Interior rebuffs GAO qualms, runs portal for geospatial data

'In six months, we've gone from fantasy to reality with the portal.' 'Interior's Scott Cameron

Henrik G. DeGyor

Even as the General Accounting Office questioned its value, the Interior Department launched the first version of its Geospatial One-Stop portal late last month.

Linda Koontz, GAO's director of information management issues, told the House Government Reform Subcommittee on Technology, Information Policy, Intergovernmental Relations and the Census earlier in the month that unless Interior can get federal, state and local agencies to agree to data standards, the portal will be of limited use.

'Agencies have developed their own systems and standards, and to move to a new one could be costly,' she said. 'Until the long-term challenges of data standardization are addressed, the goal of a single, coordinated nationwide system will remain hard to reach.'

Interior unveiled the portal, at, during the Intergovernmental Policy Congress'Technology and Homeland Security conference in Washington.

Journey begins

'The portal will breathe life into the geospatial marketplace,' said Scott Cameron, deputy assistant secretary of Interior for performance and management. 'The portal will help us create hundreds, if not thousands, of partnerships to get the geospatial data we need. This is the first big step down a long road.'

But the road could be littered with failures, Koontz said at the hearing. She said it is similar to past efforts, which failed to create a clearinghouse of information or gain user acceptance.

Interior and its partner agencies need a long-term strategy to address the lack of data standards and foster greater participation from state and local governments, Koontz said.

But Cameron told lawmakers that the portal's developers disagree with GAO's assessment.

State and local governments have been involved through organizations such as the Western Governors Association, National League of Cities and National States Geographic Information Council, Cameron said.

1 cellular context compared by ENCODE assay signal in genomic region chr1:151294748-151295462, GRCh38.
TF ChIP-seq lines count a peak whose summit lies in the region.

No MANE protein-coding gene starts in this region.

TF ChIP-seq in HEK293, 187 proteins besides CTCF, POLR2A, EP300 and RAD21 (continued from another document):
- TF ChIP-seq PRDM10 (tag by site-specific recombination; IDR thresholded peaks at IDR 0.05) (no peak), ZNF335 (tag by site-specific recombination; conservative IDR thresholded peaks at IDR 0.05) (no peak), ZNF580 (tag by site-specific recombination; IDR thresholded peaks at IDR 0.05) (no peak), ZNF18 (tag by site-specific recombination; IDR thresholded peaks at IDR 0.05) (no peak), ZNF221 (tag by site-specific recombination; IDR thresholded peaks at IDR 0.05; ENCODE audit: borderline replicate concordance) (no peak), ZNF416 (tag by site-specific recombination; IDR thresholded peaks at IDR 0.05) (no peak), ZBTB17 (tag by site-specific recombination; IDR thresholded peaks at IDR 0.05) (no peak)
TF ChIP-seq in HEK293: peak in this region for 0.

Plus, data standards for 11 areas are being tested throughout the country to ensure acceptance, he said.

'The Geospatial One-Stop project will support access to federal government and other geospatial data assets,' Cameron said. 'It will provide the building blocks for the development and implementation of a national system for integrating spatial data.'

Mark Forman, the Office of Management and Budget's administrator for e-government and IT, also defended the project.

'In the 1990s, there was no standardization process,' Forman told lawmakers. 'This is a bottom-up approach.'

Through the project, one of the 25 Quicksilver e-government initiatives, the government wants to provide federal, state and local agencies with access to geographic information systems data and eliminate duplicative GIS buys.

The portal lets users search for geospatial data, such as land elevation and transportation networks, by region, state or county.

Interior awarded a one-year contract worth between $300,000 and $400,000 to ESRI of Redlands, Calif., for a prototype. The test system will let agencies push and pull data from servers across the country, Cameron said. Users also will be able to make maps by layering data.

Eight states have populated the database so far, and the portal could add another 17 by the end of the year, said Hank Garie, executive director of Geospatial One-Stop.

'In six months, we've gone from fantasy to reality with the portal,' Cameron said. 'We were pushing hard to get this done quickly. I imagine there will be another separate procurement in about a year for the next version.'

Project officials are testing sets of standards in hydrography, orthoimagery, elevation and other areas. Cameron said work will begin on 26 more standards shortly.

Catalog of the source

Interior is putting together an electronic card catalog of geospatial data sets that includes ownership information whether federal, state or local, and a description of the data set, he said.

Two other e-government projects also will use the portal, Cameron said. Recreation One-Stop will use the portal for that initiative's mapping function, and the Disaster Management project will use it to make sure its maps are up-to-date.

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